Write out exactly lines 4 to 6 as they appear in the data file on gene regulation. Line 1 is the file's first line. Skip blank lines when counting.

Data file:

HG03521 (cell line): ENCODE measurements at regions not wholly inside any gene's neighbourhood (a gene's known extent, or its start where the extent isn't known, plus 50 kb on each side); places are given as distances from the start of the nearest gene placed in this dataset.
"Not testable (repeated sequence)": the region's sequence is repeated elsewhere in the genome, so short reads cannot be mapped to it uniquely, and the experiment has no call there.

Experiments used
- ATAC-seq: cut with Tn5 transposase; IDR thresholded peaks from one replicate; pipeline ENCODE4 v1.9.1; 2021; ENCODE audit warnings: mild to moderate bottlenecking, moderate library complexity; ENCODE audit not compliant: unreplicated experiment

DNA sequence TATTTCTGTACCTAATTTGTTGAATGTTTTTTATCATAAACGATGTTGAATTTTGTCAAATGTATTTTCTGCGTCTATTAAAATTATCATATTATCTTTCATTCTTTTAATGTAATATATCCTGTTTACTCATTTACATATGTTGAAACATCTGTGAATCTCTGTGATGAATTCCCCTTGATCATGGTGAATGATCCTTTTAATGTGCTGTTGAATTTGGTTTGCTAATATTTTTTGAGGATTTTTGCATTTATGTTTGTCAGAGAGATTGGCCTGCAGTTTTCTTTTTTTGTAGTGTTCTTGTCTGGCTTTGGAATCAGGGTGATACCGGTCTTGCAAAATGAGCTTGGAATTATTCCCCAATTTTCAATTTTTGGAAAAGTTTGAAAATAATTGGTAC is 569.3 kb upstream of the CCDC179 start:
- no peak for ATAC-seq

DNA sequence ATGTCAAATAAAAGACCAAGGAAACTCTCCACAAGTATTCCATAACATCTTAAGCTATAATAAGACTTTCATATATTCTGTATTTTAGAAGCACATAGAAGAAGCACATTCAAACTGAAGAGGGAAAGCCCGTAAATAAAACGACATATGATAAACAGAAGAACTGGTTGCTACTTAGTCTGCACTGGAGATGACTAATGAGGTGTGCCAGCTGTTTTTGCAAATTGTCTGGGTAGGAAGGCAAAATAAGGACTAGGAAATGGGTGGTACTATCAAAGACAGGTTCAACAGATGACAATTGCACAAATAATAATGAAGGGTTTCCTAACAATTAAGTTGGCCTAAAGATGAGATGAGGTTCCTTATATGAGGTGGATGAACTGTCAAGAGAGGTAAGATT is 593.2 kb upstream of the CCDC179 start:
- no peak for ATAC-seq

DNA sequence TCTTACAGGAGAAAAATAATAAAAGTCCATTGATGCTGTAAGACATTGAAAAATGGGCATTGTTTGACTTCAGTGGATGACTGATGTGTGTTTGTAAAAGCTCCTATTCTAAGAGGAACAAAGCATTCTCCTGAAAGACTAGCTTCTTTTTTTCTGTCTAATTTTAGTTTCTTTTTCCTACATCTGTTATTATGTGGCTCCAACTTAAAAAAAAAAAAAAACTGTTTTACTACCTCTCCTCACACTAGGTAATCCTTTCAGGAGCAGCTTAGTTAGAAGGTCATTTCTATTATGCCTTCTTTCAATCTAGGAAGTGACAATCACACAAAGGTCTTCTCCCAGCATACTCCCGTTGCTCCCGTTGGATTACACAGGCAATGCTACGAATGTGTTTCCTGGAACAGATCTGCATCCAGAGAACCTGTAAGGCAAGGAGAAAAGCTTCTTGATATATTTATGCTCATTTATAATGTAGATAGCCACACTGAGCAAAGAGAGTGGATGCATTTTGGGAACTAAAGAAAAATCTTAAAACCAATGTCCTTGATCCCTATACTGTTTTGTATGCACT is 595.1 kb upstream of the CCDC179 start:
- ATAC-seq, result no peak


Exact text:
- ATAC-seq: cut with Tn5 transposase; IDR thresholded peaks from one replicate; pipeline ENCODE4 v1.9.1; 2021; ENCODE audit warnings: mild to moderate bottlenecking, moderate library complexity; ENCODE audit not compliant: unreplicated experiment

DNA sequence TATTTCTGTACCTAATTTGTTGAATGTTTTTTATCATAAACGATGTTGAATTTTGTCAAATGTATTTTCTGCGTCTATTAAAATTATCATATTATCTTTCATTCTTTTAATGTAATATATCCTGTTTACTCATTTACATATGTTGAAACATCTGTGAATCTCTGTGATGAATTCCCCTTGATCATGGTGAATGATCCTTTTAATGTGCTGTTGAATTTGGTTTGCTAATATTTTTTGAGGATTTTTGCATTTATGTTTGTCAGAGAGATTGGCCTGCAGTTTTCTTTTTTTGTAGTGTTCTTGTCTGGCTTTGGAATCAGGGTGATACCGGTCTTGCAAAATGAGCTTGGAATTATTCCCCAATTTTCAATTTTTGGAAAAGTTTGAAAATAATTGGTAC is 569.3 kb upstream of the CCDC179 start:
- no peak for ATAC-seq